Because I usually have one. Eyehategod is a staple in our van and this is one that creeps into the mix often.

Dispirit’s “Ixtab’s Lure” (from 2010′s Rehearsal At Oboroten demo)
This is good for a post-show drive on a shitty rainy night when everyone else is passed out and it’s just you and the road. This song weaves you down a murky path to hell.

Skip James’ “Devil Got My Woman” (from 1968′s Devil Got My Woman
Distorted guitars and pummeling drums can get tiring on tour. This is a different kind of heavy that no screaming can conjure.

Herb Alpert & The Tijuana Brass’s “Spanish Flea” (from 1965′s !!Going Places!!)
We listen to this song in the van to take a mental vacation. To a place where the water is clear, the linens are clean and the children are happy.

Abominable Putridity’s “Skin Removal” (from 2007′s In The End Of Human Existence)
Somebody better call the Slambulance!

Motörhead’s “Born To Raise Hell” (from 1993′s Bastards)
This is the anthem to get us in the mood for the after-party.

Tangorodrim’s “Horror” (from 2002′s Those Who Unleashed)
Israeli Hellhammer worship! Self-described “alcoholic black metal”, these guys would apparently get completely shitfaced and loosely write songs. It’s like they wrote music just for me. They changed drummers after this album and then released a more focused album, but I prefer the earlier material.

The Yellow River Boys’ “Hot Piss” (from 2013′s Urinal St. Station)
Good old fashioned American rock ‘n’ roll!

Blasphemophagher’s “Chaostorm Of Atomization” (from 2011′s The III Command of the Absolute Chaos)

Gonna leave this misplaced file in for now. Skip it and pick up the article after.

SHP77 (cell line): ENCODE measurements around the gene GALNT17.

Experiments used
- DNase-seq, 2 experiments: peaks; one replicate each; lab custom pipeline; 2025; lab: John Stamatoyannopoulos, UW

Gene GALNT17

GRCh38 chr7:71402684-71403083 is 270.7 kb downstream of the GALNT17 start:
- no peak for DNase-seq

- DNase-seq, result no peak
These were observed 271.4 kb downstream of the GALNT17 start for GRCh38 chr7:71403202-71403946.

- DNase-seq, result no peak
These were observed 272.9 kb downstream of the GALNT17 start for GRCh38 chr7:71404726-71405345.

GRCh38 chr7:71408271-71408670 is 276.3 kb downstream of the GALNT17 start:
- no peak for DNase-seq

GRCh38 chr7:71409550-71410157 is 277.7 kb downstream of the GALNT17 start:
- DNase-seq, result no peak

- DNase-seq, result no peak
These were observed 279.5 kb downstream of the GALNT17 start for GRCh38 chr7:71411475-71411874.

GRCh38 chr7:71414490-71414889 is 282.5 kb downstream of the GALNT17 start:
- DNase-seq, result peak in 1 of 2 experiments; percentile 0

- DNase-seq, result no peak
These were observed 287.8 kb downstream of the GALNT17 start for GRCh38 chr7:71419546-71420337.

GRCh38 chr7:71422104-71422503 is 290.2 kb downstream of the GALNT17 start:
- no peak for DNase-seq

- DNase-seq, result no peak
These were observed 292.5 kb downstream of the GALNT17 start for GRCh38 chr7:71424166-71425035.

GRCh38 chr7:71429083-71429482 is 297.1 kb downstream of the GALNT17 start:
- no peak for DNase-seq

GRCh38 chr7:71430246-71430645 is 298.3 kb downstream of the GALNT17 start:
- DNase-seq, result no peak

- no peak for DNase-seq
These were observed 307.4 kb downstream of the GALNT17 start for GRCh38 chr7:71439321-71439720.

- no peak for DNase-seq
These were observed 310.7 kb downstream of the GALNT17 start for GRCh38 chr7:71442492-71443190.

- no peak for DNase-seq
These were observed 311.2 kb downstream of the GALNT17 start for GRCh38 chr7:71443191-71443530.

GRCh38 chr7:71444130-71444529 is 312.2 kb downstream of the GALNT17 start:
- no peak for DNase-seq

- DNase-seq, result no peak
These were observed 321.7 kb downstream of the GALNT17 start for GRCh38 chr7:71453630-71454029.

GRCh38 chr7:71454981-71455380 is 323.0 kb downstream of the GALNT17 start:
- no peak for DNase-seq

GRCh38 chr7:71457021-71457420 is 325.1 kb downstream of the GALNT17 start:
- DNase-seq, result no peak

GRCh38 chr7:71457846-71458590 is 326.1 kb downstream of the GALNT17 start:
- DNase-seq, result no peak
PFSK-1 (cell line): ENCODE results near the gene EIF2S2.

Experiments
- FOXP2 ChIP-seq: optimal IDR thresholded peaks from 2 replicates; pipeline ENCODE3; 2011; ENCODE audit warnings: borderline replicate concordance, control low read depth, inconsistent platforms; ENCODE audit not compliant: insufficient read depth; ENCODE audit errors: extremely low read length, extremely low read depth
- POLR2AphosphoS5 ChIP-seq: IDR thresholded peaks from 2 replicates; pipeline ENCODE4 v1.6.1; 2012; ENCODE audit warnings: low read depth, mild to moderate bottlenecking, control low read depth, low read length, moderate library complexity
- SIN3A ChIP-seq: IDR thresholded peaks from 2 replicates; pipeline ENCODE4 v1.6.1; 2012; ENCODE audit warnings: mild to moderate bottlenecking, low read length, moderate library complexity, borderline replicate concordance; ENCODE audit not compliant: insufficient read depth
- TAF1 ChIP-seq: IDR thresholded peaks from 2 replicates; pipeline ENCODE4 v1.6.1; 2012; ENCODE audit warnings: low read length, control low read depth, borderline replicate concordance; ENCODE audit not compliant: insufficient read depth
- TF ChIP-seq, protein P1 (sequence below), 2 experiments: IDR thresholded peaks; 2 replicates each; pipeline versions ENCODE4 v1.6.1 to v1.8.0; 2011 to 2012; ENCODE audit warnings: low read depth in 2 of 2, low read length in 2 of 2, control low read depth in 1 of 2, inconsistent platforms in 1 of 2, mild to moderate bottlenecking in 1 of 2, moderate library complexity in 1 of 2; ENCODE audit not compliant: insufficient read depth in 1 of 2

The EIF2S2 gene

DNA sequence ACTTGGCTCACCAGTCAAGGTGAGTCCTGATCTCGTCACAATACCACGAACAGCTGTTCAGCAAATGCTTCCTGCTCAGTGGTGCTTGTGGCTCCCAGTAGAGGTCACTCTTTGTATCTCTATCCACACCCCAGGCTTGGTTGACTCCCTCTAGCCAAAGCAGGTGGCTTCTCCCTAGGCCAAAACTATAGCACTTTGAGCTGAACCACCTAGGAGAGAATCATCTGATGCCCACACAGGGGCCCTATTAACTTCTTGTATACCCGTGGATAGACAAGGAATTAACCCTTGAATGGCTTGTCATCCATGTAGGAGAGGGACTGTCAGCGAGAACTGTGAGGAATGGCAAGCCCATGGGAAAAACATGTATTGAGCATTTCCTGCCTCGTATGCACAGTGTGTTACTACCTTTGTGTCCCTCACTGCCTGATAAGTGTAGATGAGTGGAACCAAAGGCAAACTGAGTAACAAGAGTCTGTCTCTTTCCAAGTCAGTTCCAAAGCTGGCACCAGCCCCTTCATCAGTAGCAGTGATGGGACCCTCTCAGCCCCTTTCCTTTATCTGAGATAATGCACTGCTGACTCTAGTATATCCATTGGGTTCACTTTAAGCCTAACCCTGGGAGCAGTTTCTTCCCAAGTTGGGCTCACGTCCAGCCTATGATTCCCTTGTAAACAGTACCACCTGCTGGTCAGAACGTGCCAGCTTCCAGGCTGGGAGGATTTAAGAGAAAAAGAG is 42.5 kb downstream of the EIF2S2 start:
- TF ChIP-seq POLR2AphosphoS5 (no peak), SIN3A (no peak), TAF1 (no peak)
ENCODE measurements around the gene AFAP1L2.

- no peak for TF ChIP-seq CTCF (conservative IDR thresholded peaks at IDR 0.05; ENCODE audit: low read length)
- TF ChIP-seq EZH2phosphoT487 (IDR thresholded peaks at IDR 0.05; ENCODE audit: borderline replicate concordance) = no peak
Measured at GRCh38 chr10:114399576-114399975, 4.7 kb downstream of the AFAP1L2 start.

Italian war metal freaks, this is the opening track on their most recent full-length. After a stereotypical metal album intro, complete with computer game Doom samples of demons and fireballs shooting, the song starts with riffs that go straight for the jugular. A band with significantly more clarity in production than most muddy and hissed Blasphemy worship bands, this album is one of my more recent favorites.

Vordr’s “Rhythm Of The Storms” (from 2004′s I)
Finnish ignorance. A slightly more audible Ildjarn, these guys are the kings of the monkey beat. Some people get turned off by the tortured vocals, but I love early Burzum and don’t find these vocals nearly as offensive as that or Silencer or any of that other goofy DSBM people get down with.

*Pick up a copy of Harbinger here.

***For past Decibrity entries, click here

STREAMING: Bastard Of The Skies and Grimpen Mire

By: Posted in: featured, listen On: Wednesday, July 30th, 2014


For your streaming pleasure this Wednesday, the Deciblog presents a British sludge noise vs. doom knife fight courtesy of the Bastard of The Skies and Grimpen Mire joint LP from Future Noise Recordings.

Bastard Of The Skies, last heard from two years ago on their LP Tarnation, do their damage via monster riffs touched with attitude. Grimpen Mire has just three songs on their side of the split — so we’re streaming a third — and it’s all doom and darkness.

All seven songs were recorded at Bastard guitarist/vocalist Matt Richardson’s Full Stack Studio and mastered by James Plotkin (OLD, Khanate, Khlyst). Michael Cowell’ designed the artwork. You can order the limited release LP here. Enjoy.